The use of checks has fallen drastically in the past 10 years as more consumers transfer money electronically, by direct debit or with debit and credit cards. Last year, around 3.8 million checks were written every day in Britain, compared to a peak of 10.9 million in 1990, the council said.
It costs about one pound to process every check.
"The next generation probably won't even have a checkbook," said Addy Frederick, a spokeswoman at the payments council.
The council said checks would be phased out gradually, making sure consumers had access to user-friendly alternatives and that the needs of elderly and vulnerable groups were met. A review will take place in 2016 before checks are finally abolished.
The Federation of Small Businesses said it was disappointed by the decision. "It's something that's going to impact heavily on small businesses and their customers," said spokeswoman Sophie Kummer.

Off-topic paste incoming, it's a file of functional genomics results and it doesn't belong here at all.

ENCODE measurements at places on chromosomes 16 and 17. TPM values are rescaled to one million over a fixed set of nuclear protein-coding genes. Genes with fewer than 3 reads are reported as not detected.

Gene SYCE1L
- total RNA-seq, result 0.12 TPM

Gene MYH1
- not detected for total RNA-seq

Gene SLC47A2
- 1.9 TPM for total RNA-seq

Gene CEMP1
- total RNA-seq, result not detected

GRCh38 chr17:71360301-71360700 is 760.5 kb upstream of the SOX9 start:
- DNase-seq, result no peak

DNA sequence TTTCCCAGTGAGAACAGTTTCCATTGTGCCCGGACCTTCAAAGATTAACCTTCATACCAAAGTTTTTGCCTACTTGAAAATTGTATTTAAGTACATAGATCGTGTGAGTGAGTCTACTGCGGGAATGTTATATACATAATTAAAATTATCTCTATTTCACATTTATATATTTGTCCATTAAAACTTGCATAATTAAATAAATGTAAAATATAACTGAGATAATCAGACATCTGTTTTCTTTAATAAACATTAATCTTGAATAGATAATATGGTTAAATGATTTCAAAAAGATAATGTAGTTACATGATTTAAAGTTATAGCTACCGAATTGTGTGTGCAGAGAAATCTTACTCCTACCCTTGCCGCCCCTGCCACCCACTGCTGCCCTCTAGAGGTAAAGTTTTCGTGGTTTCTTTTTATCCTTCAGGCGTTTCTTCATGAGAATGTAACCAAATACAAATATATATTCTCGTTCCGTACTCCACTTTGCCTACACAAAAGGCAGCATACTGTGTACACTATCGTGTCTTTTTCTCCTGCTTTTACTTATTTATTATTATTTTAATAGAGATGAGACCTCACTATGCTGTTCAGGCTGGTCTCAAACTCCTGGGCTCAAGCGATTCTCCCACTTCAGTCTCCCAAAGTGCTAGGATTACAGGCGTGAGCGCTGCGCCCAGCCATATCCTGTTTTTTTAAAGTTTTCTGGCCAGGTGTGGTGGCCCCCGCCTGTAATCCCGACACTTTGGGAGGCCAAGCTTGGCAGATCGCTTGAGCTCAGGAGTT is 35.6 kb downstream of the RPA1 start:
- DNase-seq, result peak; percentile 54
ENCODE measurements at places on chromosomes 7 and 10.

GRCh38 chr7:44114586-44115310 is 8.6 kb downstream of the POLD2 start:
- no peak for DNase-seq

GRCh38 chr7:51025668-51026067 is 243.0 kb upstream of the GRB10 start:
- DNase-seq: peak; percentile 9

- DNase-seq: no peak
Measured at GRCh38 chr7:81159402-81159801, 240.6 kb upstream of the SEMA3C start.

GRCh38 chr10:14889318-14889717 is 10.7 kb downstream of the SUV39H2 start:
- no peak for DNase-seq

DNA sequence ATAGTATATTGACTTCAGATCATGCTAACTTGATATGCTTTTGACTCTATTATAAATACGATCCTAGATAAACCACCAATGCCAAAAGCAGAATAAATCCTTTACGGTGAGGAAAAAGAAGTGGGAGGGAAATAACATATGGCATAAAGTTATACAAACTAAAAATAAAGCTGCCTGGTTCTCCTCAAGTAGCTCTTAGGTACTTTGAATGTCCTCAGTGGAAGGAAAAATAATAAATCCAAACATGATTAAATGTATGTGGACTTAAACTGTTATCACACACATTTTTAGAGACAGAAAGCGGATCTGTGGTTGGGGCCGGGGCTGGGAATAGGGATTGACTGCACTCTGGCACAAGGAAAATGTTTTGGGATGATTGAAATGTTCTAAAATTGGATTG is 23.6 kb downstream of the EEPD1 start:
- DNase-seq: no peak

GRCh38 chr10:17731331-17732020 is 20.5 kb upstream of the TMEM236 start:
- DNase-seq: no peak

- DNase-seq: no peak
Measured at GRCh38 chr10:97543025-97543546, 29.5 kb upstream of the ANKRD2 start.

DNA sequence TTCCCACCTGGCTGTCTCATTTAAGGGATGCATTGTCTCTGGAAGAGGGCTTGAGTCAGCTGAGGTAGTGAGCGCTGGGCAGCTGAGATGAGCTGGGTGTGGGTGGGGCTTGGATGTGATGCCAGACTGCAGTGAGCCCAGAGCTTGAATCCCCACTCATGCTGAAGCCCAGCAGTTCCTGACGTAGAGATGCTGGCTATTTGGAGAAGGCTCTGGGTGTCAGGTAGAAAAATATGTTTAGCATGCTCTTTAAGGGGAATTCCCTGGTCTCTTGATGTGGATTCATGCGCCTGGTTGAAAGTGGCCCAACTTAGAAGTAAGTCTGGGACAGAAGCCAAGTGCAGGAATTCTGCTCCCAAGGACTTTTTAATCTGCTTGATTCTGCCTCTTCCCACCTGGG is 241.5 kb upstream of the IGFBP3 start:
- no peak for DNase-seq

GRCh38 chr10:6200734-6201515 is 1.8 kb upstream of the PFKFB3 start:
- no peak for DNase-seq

Checks have all but disappeared in high-tech countries like Sweden and Norway and their use is under review in Ireland, South Africa and Australia, Frederick at the council said.
The oldest surviving check in Britain was written in 1659, according to the council and made out for 400 pounds (equivalent to around 42,000 pounds today). It was signed by Nicholas Vanacker, made payable to a Mr Delboe and drawn on Messrs Morris and Clayton, scriveners and bankers of the City of London.
In those days, checks would have been exchanged informally in coffee houses. It was not until 1833 that the first clearing house was built in London to exchange checks.